Tokyo Fire Department adds another EC225

Eurocopter EC225Eurocopter
have announced that the Tokyo Fire Department has signed for another EC225 this
month, adding to its Eurocopter fleet of fire-fighting, emergency medical
services as well as search & rescue helicopters.

Following the purchase of an
EC225 last December after the Great East Japan Earthquake adding on to its
Eurocopter fleet of fire-fighting helicopters.

“Recent experiences in Japan showed
the important role played by rotary-wing aircraft during large-scale
disasters,” said Eurocopter president and chief executive, Lutz Bertling. “The
Tokyo Fire Department, along with many other civil and government organizations,
have put their trust in our products not only because our helicopters have
performed outstandingly in all missions required of them, but also the fact
that we are able to render prompt service due to our large local presence.”

Stephane Ginoux, Eurocopter
Japan chief executive, commended the Tokyo Fire Department on its capabilities,
noting that “The Tokyo Fire Department is one of the largest and most
well-equipped fire departments in the world, covering the Tokyo prefecture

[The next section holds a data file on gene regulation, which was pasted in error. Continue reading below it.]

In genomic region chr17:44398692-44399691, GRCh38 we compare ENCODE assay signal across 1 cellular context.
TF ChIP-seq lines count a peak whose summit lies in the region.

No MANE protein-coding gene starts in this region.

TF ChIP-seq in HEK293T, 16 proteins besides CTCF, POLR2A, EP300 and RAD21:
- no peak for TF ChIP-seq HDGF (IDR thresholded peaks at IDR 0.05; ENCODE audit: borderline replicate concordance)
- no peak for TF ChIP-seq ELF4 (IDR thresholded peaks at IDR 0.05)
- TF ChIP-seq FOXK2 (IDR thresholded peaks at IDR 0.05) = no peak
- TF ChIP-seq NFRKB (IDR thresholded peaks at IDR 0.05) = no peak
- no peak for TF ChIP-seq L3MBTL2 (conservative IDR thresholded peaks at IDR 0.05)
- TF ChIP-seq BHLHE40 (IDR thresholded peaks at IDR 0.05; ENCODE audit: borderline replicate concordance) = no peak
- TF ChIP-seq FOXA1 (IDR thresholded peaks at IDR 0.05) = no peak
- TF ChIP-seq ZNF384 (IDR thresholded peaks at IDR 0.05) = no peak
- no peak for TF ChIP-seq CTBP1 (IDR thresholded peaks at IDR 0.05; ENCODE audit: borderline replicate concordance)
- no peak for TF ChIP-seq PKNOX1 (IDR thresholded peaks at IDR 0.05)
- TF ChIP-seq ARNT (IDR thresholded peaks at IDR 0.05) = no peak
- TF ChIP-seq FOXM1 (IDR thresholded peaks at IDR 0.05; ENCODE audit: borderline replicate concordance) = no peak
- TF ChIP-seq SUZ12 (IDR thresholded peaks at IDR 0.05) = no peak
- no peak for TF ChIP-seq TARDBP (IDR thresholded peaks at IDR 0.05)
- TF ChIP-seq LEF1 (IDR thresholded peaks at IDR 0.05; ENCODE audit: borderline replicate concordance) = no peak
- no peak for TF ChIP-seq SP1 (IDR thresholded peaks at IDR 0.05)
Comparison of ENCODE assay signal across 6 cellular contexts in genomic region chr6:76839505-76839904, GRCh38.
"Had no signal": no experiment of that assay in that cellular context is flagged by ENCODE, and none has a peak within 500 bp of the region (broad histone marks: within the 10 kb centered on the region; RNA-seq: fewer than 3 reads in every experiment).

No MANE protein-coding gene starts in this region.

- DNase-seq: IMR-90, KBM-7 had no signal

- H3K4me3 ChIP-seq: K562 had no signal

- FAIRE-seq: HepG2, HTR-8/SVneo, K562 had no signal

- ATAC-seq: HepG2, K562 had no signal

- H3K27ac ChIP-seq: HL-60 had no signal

which consists of urban environment with high-rise buildings, mountainous areas
at the boundaries, as well as the Ogasawara group of 30 islands located 1,000
km south of Tokyo. They also provide support for the entire nation whenever
needed during crisis situations. We are honoured to have been selected once
again to provide for their needs.”

Together with the BK117
which was developed in cooperation with Kawasaki Heavy Industries, Eurocopter
leads the fire-fighting segment with 85% market share in Japan today.

Photograph © Eurocopter Japan, Chikako
Hirano

Terry Spruce

Terry is Senior News Editor and writes for both Corporate Jet Investor and Helicopter Investor. He is also responsible for our helicopter guides. Terry has been an aviation enthusiast since the early 1970s. He is a lapsed Private Pilot and ex-Piper Cherokee owner. He has flown a number of light aircraft and is comfortable sitting in the co-pilot's seat or the back of any aircraft. Before moving to journalism he was a banker for 20 years. You can contact him at: terry@corporatejetinvestor.com or follow him on twitter @Terry_Spruce

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